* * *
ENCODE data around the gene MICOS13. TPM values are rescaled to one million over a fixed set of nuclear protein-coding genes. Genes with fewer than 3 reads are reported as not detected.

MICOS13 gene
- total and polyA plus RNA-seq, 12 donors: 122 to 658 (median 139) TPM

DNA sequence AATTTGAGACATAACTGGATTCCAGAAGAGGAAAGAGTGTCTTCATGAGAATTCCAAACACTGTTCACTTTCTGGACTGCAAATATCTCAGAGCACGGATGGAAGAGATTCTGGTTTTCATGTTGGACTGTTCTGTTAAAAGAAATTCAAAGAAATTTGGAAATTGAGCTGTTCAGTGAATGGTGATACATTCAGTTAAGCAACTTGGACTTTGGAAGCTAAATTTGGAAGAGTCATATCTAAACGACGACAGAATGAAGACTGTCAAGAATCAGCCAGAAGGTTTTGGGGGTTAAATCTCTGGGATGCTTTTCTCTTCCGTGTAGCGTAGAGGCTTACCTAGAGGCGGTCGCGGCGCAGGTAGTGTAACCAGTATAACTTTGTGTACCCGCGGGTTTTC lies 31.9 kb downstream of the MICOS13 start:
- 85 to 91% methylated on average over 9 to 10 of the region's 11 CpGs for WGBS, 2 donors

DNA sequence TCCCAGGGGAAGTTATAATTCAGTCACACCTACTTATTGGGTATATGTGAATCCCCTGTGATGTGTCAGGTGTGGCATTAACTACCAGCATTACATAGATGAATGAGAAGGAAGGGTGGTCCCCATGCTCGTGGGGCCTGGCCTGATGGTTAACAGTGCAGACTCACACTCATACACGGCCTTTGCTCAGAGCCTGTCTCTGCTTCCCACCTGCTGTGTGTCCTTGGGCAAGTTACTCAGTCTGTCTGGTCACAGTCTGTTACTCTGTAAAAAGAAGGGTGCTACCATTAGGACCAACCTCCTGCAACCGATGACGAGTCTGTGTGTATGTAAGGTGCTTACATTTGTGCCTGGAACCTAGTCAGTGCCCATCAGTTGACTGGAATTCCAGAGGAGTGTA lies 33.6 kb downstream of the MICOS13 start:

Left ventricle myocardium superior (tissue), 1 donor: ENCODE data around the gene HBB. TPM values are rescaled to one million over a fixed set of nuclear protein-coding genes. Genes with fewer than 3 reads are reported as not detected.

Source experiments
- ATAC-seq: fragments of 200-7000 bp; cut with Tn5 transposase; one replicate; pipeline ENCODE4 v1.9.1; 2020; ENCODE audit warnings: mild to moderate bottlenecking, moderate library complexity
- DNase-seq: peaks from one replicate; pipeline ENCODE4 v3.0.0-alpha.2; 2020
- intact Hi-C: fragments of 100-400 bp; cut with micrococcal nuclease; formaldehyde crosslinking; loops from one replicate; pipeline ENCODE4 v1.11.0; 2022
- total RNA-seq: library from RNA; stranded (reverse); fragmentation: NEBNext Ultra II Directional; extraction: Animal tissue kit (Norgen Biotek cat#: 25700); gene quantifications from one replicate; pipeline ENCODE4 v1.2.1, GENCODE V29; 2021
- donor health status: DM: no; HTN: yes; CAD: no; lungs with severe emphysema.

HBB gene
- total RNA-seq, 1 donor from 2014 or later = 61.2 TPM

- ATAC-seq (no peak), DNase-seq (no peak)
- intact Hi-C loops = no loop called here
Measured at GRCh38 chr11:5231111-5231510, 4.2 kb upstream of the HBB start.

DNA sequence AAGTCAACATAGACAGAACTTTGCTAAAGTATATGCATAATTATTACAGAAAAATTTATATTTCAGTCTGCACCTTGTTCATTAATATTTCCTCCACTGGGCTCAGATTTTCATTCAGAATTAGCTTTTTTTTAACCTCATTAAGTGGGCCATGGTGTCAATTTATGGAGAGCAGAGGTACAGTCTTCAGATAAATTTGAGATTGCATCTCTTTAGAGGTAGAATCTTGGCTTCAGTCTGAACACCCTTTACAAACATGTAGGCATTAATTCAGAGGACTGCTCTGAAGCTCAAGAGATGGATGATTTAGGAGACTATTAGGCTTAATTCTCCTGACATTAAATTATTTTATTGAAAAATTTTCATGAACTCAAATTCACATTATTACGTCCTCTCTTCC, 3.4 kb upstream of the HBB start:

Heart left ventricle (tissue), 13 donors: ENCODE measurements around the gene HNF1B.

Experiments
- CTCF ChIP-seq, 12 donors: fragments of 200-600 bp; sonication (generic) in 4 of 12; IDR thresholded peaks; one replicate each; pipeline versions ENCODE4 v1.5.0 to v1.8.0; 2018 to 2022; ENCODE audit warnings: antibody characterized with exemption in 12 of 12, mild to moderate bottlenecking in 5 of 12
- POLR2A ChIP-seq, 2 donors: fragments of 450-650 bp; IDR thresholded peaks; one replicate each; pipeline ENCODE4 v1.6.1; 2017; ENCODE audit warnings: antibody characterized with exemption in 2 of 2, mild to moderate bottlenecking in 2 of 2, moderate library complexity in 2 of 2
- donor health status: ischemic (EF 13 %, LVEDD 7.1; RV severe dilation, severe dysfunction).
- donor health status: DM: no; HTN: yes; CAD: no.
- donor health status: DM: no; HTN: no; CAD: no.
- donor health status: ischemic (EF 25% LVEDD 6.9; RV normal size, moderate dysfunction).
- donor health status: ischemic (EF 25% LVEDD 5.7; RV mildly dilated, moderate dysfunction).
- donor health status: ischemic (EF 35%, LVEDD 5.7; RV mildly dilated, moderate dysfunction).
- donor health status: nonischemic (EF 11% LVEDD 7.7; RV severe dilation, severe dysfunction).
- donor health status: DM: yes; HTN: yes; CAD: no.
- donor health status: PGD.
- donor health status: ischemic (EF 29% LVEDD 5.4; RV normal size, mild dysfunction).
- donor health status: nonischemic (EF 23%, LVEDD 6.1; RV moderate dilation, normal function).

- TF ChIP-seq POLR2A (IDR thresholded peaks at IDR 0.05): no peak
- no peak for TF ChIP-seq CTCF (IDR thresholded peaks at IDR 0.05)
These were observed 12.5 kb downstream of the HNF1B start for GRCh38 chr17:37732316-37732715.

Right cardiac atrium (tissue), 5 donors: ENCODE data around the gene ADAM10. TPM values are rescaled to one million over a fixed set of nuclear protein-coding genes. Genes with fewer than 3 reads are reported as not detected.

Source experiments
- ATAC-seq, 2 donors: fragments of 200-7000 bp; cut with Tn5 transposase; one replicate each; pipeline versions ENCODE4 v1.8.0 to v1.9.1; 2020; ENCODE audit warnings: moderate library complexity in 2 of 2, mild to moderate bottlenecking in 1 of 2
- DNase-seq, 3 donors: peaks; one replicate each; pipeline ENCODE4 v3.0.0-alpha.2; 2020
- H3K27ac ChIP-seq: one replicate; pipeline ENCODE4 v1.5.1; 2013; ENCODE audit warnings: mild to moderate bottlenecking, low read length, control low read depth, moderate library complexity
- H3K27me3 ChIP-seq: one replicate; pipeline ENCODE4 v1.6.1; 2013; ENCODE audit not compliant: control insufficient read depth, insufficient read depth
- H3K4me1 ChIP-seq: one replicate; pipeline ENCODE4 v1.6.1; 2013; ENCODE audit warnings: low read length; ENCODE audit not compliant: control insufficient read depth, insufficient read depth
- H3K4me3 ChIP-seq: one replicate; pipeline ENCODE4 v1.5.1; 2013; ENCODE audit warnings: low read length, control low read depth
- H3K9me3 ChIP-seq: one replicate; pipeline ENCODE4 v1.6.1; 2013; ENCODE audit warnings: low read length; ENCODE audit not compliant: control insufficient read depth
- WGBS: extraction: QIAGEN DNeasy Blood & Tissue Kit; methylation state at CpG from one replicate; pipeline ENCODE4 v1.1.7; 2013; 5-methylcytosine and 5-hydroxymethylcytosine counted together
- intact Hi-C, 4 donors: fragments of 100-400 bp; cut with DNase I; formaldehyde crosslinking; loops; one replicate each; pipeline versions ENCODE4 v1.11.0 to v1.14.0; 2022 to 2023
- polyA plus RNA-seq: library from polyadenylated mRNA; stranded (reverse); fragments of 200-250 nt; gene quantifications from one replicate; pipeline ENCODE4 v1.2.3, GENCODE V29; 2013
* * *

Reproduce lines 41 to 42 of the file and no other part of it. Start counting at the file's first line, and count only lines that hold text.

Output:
- DNase-seq, 3 donors: peaks; one replicate each; pipeline ENCODE4 v3.0.0-alpha.2; 2020
- H3K27ac ChIP-seq: one replicate; pipeline ENCODE4 v1.5.1; 2013; ENCODE audit warnings: mild to moderate bottlenecking, low read length, control low read depth, moderate library complexity